Other interesting uses and examples of Blockchain Share trading. Australian Securities Exchange chief executive Elmer Funke Kupper said "that using blockchain could take $5 billion out of the cost of buying shares. He said that as the technology matured in the next five years Sydney could stand alongside New York and London as a blockchain capital of the world. What it allows you to do is to collapse whole business value chains. When you think about the equity market today, it's a very sequential process. It's a complex sequential process for what is a very simple transaction. These processes are 20-plus years old. We realise if we can bring everyone along on this journey of blockchain that $4 billion to $5 billion could become a smaller number. But we could unleash innovation, competition and better services across the value chain." Healthcare. Healthcare organizations can track communication data for the federal Health Insurance Portability and Accountability act (HIPAA). In short tracking intellectual activities as well as real activities. Thinks like current certification of practitioners against the types of medical care they are delivering to the amount of patient falls per hospital and the safety regime of said hospital (i.e. Comparing assets to injury) Voting. Sure eVoting has been around for a while. The act of placing a vote isn’t the issue, it’s the act of identifying and authenticating the voter before they place their vote that is the issue. But don’t just limit your thinking to political voting. An increasing number of organizations and political parties have proposed the creation of a blockchain-based system to build a fairer and more transparent voting environment. in 2014 the Danish political party, Liberal Alliance, proposed using the technology for e-voting. “The blockchain removes the need for trust, because the technology can run autonomous without interference from humans, and it is at the same time open source and transparent, so that everybody can look under the hood and see what's going on. It doesn't get any more liberal – so that’s why it’s an obvious choice.” - Mikkel Freltoft Krogsholm, Liberal Alliance. One of Nasdaq's latest initiatives aims to migrate proxy voting, used by shareholders, onto a blockchain solution. Announced by chief executive Bob Greifeld in October, Nasdaq will test blockchain technology to “better manage and streamline the proxy voting process,” starting with a Nasdaq market in Estonia. In the US, Blockchain Technologies Corp is hoping to replace aging voting infrastructure with a secure, open-source solution, that uses distributed ledger technology. “America’s voting machine technology – or lack thereof – is a looming crisis,” states the company. (note most of the commentary on Blockchain’s use for voting was sourced from parts of this article Insurance. Imagine…an insurance company is asked to insure the most expensive bottle of red wine ever sold, the Screaming Eagle Cabernet 1992 which sold in 2000 for US$500,000 (yes that is one bottle). Firstly you want to ensure you know exactly who owns it, and if it changes hands, secondly you want to ensure it’s stored correctly to protect it’s value. You’d hate as an insurer to have it change hands and the new owner decides to drink it to find it’s been stored standing up. Imagine now if you had IOT + Blockchain. You can track ownership, location, storage conditions etc and de-risk the insurance policy. You can offer a lower premium to the owner for enabling Blockchain and IOT data to help them analyse the ongoing risk of the policy. Now while this is one example, now imagine that for win collections, where no one bottle is $500K, but lets say many are in the hundreds of dollars each. Is this real, yep sure is, but not for wine, for diamonds. Everledger uses the blockchain to track individual diamonds, from the mine to the consumer and beyond. This solves a couple of long standing problems in the insurance industry that would save insurers over 300 Million pounds every year; Conflict diamond detection and insurance fraud. Another significant one is digital identities. There are two prominent Blockchain programs all vying for the same space. To be the sole repository of a singular digital ID for every person on the planet. Onename and Bitnation’s Digital Identity These have the potential to have profound effect on all manner of things, from border control (obvious) to fraud prevention, to social security, and even fundamentally flip the world of CRM (customer relationship management – where the company stores data on you, the customer, and uses it or sells it, to ME-RM where you own your data, you share it with who you want, and you get paid for companies to buy it and use it to market to you). Don’t think this is a big deal ? How much money do Facebook, Google and Apple make each year where you give them your data for free, they then onsell that data to those who want to market to you. Why do they need to sit in the middle ? This is a big deal. Consumer marketing as we know could get completely flipped from company led push retail, to consumer secured pull. Finally another video, for those interested in deeper learning. 17 min video on other uses for Blockchain. This one gets deep, but pretty interesting. Think about completely new organisational structures that capture and own digital intellectual property created by those who are not even employees, then everyone involved gets the benefit of the monetisation of that IP. You’ll learn about Ethereum. Very very intriguing concept. Watch this video only if you really want to take your learning to a level that will unleash your creativity and imagination.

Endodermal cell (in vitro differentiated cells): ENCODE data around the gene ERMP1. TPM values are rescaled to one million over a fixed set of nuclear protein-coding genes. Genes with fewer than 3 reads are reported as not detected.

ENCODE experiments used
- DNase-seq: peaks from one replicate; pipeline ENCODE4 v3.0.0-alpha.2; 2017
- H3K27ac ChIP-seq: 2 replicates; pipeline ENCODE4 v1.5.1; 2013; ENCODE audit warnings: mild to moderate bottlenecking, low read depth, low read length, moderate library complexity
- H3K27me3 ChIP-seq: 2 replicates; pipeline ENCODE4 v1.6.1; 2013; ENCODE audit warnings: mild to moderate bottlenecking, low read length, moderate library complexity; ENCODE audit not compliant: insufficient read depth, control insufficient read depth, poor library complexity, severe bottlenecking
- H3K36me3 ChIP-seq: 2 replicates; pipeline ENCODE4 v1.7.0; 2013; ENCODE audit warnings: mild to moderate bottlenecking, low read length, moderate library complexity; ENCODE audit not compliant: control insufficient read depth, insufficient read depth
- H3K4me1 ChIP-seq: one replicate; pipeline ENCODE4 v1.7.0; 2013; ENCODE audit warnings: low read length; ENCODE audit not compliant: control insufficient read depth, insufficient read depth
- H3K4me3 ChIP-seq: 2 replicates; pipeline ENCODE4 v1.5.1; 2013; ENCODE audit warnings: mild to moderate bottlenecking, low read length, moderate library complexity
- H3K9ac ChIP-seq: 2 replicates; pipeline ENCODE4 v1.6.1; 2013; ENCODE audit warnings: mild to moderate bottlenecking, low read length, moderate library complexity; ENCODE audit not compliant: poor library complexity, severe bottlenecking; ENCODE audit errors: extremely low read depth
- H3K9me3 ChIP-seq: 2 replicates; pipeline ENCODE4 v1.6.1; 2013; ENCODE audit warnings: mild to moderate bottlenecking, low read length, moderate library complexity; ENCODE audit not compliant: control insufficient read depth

Your Opportunity As technology sales professionals we all look back and wish we’d been better able to predict the monumental impact the internet has had on companies, society and the bank balance of those who saw it and captured the opportunity. These types of revolutionary opportunities don’t come around that often. Here is the next one. Whether it is Blockchain or something similar the bottom line is that transforming the exchange of “value" from physical to digital and in turn removing the need for middlemen IS the next big thing. Helping your clients see, understand, grasp and execute this potential is where you can deliver more meaningful impact to your clients, your shareholders, your peers and most importantly, yourself and your family. Although this was a long read, I hope you stayed with me and read it all. It is such a critically important subject that doing it any sort of justice required a level of depth. Serving up anything less than the above would have failed to provide the inspiration to learn more. Should you research who some of the innovative Blockchain companies are and partner with them sol solve wicked and super wicked problems for your clients ? Here’s a graphic that shows the massive massive number of companies using Blockchain just in the financial services sector alone. The sector that is transitioning faster than any other. You will be surprised at just how many there are.

Note: Blockchain has been successfully hacked, so while the underlying concept is robust, the evolution of Blockchain will continue to press ahead with the ambition of being 100% secure and unhackable. Interestingly many say while it’s vulnerable, it is also, even in current form, very very hard to hack. This is achieved through it’s distributed processing and record keeping approach. But an informed opinion is far better than merely an opinion. Will it get better…sure will. Just like the internet has over the past 20 years.